Photo courtesy of www.lentils.ca

Ingredients

  • ½ cup (125 mL) of butter, softened
  • 2 cups (500 mL) of brown sugar, packed
  • 1 egg
  • 2 teaspoons (30 mL) of vanilla
  • ½ cup (125 mL) of lentil puree
  • 2 cups (500 mL) of all-purpose flour
  • ½ teaspoon (2 mL) of salt
  • 2 teaspoons (10 mL) of baking powder
  • 2 cups (500 mL) of chocolate chips

Directions

Preheat your oven to 375°F (190°C). Turn on your convection fan if you have one. Use your stand mixer or food processor to cream together the butter and sugar until they are smoothly combined. Add the egg, vanilla, and lentil puree and continue until the mixture is smooth once again.

In a separate bowl whisk together the flour, baking powder, and salt, evenly distributing the finer powders amongst the coarser ones. Add the dry ingredients to the wet ingredients and mix well. Stir in the chocolate chips. Roll into balls or drop by the spoonful, placing about two inches apart on a lightly oiled baking tray.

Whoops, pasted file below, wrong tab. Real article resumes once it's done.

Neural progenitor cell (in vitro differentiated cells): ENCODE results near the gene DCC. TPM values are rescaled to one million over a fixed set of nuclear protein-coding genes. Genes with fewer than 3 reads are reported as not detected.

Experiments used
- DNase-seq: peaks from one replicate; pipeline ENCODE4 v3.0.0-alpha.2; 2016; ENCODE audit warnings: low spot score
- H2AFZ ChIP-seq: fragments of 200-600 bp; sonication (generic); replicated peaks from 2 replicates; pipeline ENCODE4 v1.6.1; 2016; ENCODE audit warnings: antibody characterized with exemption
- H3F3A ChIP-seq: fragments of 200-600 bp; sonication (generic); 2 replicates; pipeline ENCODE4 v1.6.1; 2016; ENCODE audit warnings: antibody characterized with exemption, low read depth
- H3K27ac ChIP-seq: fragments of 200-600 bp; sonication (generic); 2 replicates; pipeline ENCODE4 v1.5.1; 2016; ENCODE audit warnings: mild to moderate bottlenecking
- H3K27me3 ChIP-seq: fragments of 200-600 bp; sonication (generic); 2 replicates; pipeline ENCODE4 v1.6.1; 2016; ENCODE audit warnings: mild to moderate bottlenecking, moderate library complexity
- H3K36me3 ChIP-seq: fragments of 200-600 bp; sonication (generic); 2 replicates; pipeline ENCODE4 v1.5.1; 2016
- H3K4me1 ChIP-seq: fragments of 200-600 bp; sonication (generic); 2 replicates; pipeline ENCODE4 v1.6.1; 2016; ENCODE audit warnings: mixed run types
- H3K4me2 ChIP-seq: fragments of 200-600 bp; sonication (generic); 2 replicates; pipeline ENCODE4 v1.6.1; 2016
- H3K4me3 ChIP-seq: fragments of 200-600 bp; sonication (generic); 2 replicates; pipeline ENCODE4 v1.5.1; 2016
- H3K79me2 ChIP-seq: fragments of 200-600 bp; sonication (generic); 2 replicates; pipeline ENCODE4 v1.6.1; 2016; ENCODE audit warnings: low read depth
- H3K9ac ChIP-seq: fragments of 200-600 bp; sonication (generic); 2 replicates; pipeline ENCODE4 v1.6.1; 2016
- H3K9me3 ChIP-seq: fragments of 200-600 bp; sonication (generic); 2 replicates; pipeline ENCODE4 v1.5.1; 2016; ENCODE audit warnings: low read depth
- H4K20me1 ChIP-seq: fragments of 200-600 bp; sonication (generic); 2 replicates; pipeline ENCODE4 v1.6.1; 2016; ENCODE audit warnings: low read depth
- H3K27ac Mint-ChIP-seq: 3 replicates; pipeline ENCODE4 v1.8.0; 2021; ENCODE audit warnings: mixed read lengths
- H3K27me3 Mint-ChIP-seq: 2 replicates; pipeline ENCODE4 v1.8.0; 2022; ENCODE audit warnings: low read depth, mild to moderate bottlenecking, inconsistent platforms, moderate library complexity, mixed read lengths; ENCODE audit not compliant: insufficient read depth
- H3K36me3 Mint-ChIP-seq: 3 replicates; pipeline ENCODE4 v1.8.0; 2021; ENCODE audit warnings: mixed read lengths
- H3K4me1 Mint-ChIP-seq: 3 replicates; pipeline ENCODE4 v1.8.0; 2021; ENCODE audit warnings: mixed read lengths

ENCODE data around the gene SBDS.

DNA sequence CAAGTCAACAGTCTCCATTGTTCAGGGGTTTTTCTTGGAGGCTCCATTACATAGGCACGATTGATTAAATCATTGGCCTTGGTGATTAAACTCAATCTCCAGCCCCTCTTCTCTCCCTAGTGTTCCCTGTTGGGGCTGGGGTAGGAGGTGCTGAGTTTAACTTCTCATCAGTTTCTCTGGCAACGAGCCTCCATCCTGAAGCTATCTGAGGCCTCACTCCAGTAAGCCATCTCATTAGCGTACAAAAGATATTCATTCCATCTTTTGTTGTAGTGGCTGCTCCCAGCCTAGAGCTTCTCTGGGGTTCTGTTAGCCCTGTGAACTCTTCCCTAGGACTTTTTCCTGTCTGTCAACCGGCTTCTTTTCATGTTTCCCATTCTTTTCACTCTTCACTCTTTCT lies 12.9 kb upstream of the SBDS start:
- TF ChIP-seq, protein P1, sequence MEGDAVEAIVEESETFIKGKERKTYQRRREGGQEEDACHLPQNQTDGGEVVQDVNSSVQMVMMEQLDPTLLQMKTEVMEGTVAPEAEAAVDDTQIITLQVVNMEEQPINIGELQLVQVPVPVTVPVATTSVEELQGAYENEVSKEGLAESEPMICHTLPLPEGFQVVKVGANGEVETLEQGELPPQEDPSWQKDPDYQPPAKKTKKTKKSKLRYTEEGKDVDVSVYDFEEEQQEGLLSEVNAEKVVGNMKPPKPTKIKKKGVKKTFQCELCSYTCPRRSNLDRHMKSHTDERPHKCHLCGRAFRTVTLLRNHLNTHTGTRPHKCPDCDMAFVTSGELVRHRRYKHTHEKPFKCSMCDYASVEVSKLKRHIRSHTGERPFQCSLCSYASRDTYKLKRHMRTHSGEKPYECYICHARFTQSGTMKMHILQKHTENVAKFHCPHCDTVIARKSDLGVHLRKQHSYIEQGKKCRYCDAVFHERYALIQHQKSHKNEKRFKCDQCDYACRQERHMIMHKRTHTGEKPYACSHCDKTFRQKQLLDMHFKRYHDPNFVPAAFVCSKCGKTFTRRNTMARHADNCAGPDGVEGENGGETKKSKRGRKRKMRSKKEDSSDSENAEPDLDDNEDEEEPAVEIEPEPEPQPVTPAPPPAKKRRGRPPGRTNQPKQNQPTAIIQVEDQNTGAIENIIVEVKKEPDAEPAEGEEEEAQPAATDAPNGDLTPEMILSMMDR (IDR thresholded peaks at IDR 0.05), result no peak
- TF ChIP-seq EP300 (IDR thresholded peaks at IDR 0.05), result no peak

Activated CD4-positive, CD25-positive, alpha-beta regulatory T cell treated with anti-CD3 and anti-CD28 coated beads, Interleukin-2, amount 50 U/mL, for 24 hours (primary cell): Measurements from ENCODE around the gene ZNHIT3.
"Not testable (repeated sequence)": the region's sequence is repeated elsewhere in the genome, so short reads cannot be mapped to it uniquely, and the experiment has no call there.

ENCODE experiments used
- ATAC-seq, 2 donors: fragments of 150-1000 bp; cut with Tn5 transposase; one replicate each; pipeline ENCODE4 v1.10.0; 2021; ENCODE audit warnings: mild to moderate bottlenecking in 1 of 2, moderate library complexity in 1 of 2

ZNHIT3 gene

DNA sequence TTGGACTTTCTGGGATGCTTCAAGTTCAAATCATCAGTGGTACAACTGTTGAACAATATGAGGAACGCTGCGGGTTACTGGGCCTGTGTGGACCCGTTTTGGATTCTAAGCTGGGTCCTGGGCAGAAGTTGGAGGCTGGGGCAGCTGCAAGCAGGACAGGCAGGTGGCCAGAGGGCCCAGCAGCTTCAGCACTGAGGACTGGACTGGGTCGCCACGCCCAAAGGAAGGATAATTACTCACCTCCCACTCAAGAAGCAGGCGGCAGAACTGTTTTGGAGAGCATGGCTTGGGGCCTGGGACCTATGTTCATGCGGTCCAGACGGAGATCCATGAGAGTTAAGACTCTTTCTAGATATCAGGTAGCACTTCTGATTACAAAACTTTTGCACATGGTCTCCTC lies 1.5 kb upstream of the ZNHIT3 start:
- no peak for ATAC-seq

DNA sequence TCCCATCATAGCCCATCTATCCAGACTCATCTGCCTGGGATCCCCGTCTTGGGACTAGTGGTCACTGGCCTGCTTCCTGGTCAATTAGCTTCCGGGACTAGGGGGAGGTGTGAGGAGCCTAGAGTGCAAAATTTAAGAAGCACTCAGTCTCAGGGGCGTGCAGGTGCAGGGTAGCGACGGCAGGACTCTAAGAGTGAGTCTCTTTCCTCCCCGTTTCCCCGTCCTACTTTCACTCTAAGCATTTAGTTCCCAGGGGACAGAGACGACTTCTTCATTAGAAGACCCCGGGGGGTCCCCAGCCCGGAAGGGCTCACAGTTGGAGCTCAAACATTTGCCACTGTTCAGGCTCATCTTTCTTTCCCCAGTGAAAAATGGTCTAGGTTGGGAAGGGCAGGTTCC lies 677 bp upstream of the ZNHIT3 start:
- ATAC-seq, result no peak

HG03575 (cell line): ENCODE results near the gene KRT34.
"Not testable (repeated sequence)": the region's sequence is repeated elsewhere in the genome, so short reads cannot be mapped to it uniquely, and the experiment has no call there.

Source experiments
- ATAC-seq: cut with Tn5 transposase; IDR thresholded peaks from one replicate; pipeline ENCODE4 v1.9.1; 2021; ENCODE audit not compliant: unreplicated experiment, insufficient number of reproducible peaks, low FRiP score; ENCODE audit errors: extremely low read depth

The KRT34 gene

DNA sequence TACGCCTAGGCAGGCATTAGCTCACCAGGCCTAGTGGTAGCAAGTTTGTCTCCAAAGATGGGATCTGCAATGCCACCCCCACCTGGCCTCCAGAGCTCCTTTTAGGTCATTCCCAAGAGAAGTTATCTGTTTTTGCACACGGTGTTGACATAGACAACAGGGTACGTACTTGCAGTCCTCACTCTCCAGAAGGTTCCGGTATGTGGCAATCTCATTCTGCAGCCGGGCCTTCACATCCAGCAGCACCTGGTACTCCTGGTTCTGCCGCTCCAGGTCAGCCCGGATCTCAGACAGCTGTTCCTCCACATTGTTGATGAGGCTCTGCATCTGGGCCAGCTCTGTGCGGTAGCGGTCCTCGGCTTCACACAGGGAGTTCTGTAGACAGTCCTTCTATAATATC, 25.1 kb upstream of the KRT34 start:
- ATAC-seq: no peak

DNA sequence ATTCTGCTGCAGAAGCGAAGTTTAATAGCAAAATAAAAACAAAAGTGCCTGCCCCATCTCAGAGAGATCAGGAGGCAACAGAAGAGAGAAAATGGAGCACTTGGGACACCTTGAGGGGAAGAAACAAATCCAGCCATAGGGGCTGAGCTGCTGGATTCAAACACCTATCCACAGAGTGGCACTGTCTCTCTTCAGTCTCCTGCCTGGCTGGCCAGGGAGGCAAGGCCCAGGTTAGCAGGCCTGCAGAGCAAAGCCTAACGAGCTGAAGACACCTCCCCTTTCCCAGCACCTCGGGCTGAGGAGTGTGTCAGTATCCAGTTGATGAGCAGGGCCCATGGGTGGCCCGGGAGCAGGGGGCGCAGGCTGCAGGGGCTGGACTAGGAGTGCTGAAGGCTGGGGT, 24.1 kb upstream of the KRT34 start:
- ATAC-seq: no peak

Bake for exactly 12 minutes. Cool for a few minutes then serve, share, and get ready for the greatest hoodwink ever!

Note:
You may make your own lentil puree by simply pureeing four parts cooked lentils with one part water. It may also be stirred into any soup or stew.

 

 

 

11 Responses to “Chef Michael Smith’s Chocolate Chip Lentil Cookies”

  1. Aube August 10th, 2012 at 5:43 PM #

    Lentil cookies! How intriguing, I’m a huge lentil fan AND chocolate chip cookie fan, so definitely making these. Thanks Val 🙂

    • Valerie Howes August 10th, 2012 at 6:03 PM #

      Come back and visit Toronto, Aube, and we will have choc chip lentil cookies and a nice cuppa tea.

  2. Jenn August 10th, 2012 at 6:07 PM #

    I can’t get enough of fresh Niagara grapes. I’m a fan of them in wine form as well.

    • Valerie Howes August 10th, 2012 at 6:09 PM #

      Ha! Me too.

  3. Milena Canizares August 10th, 2012 at 6:28 PM #